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Tuesday, April 04, 2006

So much daylight (and progress, too!)

Yesterday, I wasn't quite sure about daylight savings time. I didn't bounce right out of bed in the morning, since my usual wake up time of 5:30 was by my body clock 4:30. That's early, even for me. Then, it was cold and damp and very unfriendly outside most of the day, so I didn't even think about working out in the yard after work.

But today, I think this daylight savings time is a good idea. I didn't have as much trouble getting up (though it was still dark when I got up and when I left for work). When I got home, I had time to eat, and then still do a couple of hours worth of garden clean up. We should have done this daylight savings time thing a long time ago!

I made some good progress on cleaning up the perennials. I've set aside my work on the ivy bed for the time being, even though I am a long way from getting rid of all the ivy. I decided I should work on other clean up and then come back around to the ivy. It will wait.

Now that the perennials are mostly cleaned up and cut back, I need to turn my attention to weeding. I've got some "issues" with grass that has crept into the flower beds and with some plants I put in that have mis-behaved on me. I'm almost embarrassed to list these problem plants, because some one will say "I told you so" or " you should have known better". Here's the list of the worst:

1. Moneywort. I'm not sure of the correct botanical name or if this is even the correct common name. I just now this forms a thick carpet of leaves and chokes out everything around it that isn't of any size. I am sure there is a place for this plant, but that place is not in a perennial border. I am going to try to dig this out, but I may have to resort to digging out the perennials around that area that I want to keep and then killing this off with Round Up.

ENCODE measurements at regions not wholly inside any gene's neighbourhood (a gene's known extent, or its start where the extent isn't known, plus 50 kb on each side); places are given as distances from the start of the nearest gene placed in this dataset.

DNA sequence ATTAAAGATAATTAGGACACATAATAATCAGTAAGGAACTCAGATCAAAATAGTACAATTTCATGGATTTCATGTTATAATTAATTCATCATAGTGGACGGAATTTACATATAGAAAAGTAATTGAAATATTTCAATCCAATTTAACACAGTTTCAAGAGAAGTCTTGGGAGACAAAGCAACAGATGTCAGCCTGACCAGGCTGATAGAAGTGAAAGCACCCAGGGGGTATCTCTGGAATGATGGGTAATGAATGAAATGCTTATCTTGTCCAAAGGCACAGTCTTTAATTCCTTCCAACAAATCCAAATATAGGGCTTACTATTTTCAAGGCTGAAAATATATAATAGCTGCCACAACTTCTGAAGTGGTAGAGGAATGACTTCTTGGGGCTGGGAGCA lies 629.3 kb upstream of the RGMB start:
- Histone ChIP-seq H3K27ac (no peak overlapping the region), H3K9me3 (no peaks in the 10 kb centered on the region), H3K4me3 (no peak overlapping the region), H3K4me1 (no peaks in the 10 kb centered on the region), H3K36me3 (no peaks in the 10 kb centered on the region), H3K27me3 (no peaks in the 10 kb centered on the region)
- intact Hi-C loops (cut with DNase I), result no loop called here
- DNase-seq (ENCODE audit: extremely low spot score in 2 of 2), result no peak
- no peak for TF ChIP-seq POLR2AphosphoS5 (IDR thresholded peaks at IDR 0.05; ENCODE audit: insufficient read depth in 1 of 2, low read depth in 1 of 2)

2. Variegated Artemisia. I like variegated varieties of plants. Normally, I would not plant an annual Artemisia, especially one that grows 3 - 4 feet tall and self sows all over the place. But, IT HAD VARIEGATED LEAVES. It had variegated leaves. Need I say more. I think this one is manageable, if I am diligent about ripping out the seedlings that I don't want.

3. Zebra grass. Someone gave me this grass. It is pretty, a nice light green with white striping. However, there are a couple of areas where it has spread too far. I'm going to have to cut it out where I don't want it and do it soon before it gets of any size.

4. Blood grass. Someone gave me this grass, too. It is also pretty, green with red tips. I think I just have it in the wrong place. I want to cut it out from where it is and move it, probably somewhere near the zebra grass so they can fight it out. The problem is that this grass is VERY difficult to pull out and the leaves are a bit sharp, so you have to wear a good, thick pair of gloves when you mess with it, or you will cut yourself. I think I will have to dig out all of this grass, and then replace the soil in that spot.

5. Ivy. Enough written about this already.

6. Tansy. It self sows like crazy. I've not planted it for at least 7 or 8 years and I've not let any go to seed, that I know of, for at least 6 years, and I'm still pulling this out in a few spots, but it is for the most part 'contained' and manageable at this point.

7. Snow-in-summer. This one isn't a big problem, because it pulls out easily enough, but I do need to do some work to contain it a bit in a few spots.

8. Variegated goutweed. Aegpodium podagraria var. variegatum. Nice fancy soundling Latin name, isn't it? I also dug this one up from someone else's garden. I had forgotten how well it spreads in good soil. It is choking out the vinca that I would rather have, so I'm going to have to get forceful with this one, too. It won't pull out easily, I'll have to dig it out. (IT HAS VARIEGATED LEAVES!)

And, I have a few weeds that I need to take care of, in addition to the grass. Most common is ground ivy, which is growing in few spots in some of the flower beds, plus there is a lot in the raised bed vegetable garden paths. A close second to ground ivy is chickweed, which is a problem in just a few spots.

That's 10 rogue plants I need to deal with. Wish me luck and with a few more sunny, long evenings, I'll have it under control.

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